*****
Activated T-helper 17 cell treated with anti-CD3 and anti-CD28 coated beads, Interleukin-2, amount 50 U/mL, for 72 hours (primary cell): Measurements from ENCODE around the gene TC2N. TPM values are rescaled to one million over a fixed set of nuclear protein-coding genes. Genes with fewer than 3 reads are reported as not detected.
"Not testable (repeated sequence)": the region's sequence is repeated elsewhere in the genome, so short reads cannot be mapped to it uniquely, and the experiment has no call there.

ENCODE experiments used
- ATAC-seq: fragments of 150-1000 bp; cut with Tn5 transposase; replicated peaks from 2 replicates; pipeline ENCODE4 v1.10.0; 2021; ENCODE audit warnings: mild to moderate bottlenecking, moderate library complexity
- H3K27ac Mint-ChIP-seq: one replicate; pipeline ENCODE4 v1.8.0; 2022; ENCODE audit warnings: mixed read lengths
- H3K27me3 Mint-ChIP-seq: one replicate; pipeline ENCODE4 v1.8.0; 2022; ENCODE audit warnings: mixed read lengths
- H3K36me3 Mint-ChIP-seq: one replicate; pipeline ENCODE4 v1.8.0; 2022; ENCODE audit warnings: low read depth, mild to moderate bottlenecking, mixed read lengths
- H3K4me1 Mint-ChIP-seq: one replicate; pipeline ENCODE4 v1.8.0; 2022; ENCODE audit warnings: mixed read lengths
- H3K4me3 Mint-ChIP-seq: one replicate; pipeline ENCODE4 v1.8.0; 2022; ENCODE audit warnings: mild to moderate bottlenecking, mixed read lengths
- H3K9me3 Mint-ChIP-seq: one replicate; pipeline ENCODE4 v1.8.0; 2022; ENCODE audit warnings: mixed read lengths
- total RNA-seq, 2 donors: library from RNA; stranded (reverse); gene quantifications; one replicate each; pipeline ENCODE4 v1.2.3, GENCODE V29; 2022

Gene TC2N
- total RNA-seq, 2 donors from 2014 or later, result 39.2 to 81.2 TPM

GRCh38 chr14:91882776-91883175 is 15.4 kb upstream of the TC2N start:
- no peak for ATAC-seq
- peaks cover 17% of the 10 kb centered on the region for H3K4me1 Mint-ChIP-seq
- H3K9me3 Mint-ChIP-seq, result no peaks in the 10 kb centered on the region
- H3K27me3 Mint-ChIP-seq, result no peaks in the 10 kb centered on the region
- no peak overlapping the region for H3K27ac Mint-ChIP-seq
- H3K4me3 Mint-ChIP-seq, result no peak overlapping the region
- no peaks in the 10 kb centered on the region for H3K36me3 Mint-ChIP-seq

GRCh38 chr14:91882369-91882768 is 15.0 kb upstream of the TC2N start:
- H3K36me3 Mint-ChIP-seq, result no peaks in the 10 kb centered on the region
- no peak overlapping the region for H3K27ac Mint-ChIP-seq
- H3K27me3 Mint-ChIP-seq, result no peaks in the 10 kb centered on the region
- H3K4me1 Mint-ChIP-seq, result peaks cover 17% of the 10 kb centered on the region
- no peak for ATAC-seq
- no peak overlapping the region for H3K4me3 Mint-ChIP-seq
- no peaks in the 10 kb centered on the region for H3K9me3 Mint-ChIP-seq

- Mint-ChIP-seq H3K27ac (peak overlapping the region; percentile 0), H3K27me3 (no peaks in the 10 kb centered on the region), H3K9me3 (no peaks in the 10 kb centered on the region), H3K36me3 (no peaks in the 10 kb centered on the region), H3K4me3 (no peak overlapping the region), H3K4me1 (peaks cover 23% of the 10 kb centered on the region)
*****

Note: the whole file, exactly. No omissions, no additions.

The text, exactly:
Activated T-helper 17 cell treated with anti-CD3 and anti-CD28 coated beads, Interleukin-2, amount 50 U/mL, for 72 hours (primary cell): Measurements from ENCODE around the gene TC2N. TPM values are rescaled to one million over a fixed set of nuclear protein-coding genes. Genes with fewer than 3 reads are reported as not detected.
"Not testable (repeated sequence)": the region's sequence is repeated elsewhere in the genome, so short reads cannot be mapped to it uniquely, and the experiment has no call there.

ENCODE experiments used
- ATAC-seq: fragments of 150-1000 bp; cut with Tn5 transposase; replicated peaks from 2 replicates; pipeline ENCODE4 v1.10.0; 2021; ENCODE audit warnings: mild to moderate bottlenecking, moderate library complexity
- H3K27ac Mint-ChIP-seq: one replicate; pipeline ENCODE4 v1.8.0; 2022; ENCODE audit warnings: mixed read lengths
- H3K27me3 Mint-ChIP-seq: one replicate; pipeline ENCODE4 v1.8.0; 2022; ENCODE audit warnings: mixed read lengths
- H3K36me3 Mint-ChIP-seq: one replicate; pipeline ENCODE4 v1.8.0; 2022; ENCODE audit warnings: low read depth, mild to moderate bottlenecking, mixed read lengths
- H3K4me1 Mint-ChIP-seq: one replicate; pipeline ENCODE4 v1.8.0; 2022; ENCODE audit warnings: mixed read lengths
- H3K4me3 Mint-ChIP-seq: one replicate; pipeline ENCODE4 v1.8.0; 2022; ENCODE audit warnings: mild to moderate bottlenecking, mixed read lengths
- H3K9me3 Mint-ChIP-seq: one replicate; pipeline ENCODE4 v1.8.0; 2022; ENCODE audit warnings: mixed read lengths
- total RNA-seq, 2 donors: library from RNA; stranded (reverse); gene quantifications; one replicate each; pipeline ENCODE4 v1.2.3, GENCODE V29; 2022

Gene TC2N
- total RNA-seq, 2 donors from 2014 or later, result 39.2 to 81.2 TPM

GRCh38 chr14:91882776-91883175 is 15.4 kb upstream of the TC2N start:
- no peak for ATAC-seq
- peaks cover 17% of the 10 kb centered on the region for H3K4me1 Mint-ChIP-seq
- H3K9me3 Mint-ChIP-seq, result no peaks in the 10 kb centered on the region
- H3K27me3 Mint-ChIP-seq, result no peaks in the 10 kb centered on the region
- no peak overlapping the region for H3K27ac Mint-ChIP-seq
- H3K4me3 Mint-ChIP-seq, result no peak overlapping the region
- no peaks in the 10 kb centered on the region for H3K36me3 Mint-ChIP-seq

GRCh38 chr14:91882369-91882768 is 15.0 kb upstream of the TC2N start:
- H3K36me3 Mint-ChIP-seq, result no peaks in the 10 kb centered on the region
- no peak overlapping the region for H3K27ac Mint-ChIP-seq
- H3K27me3 Mint-ChIP-seq, result no peaks in the 10 kb centered on the region
- H3K4me1 Mint-ChIP-seq, result peaks cover 17% of the 10 kb centered on the region
- no peak for ATAC-seq
- no peak overlapping the region for H3K4me3 Mint-ChIP-seq
- no peaks in the 10 kb centered on the region for H3K9me3 Mint-ChIP-seq

- Mint-ChIP-seq H3K27ac (peak overlapping the region; percentile 0), H3K27me3 (no peaks in the 10 kb centered on the region), H3K9me3 (no peaks in the 10 kb centered on the region), H3K36me3 (no peaks in the 10 kb centered on the region), H3K4me3 (no peak overlapping the region), H3K4me1 (peaks cover 23% of the 10 kb centered on the region)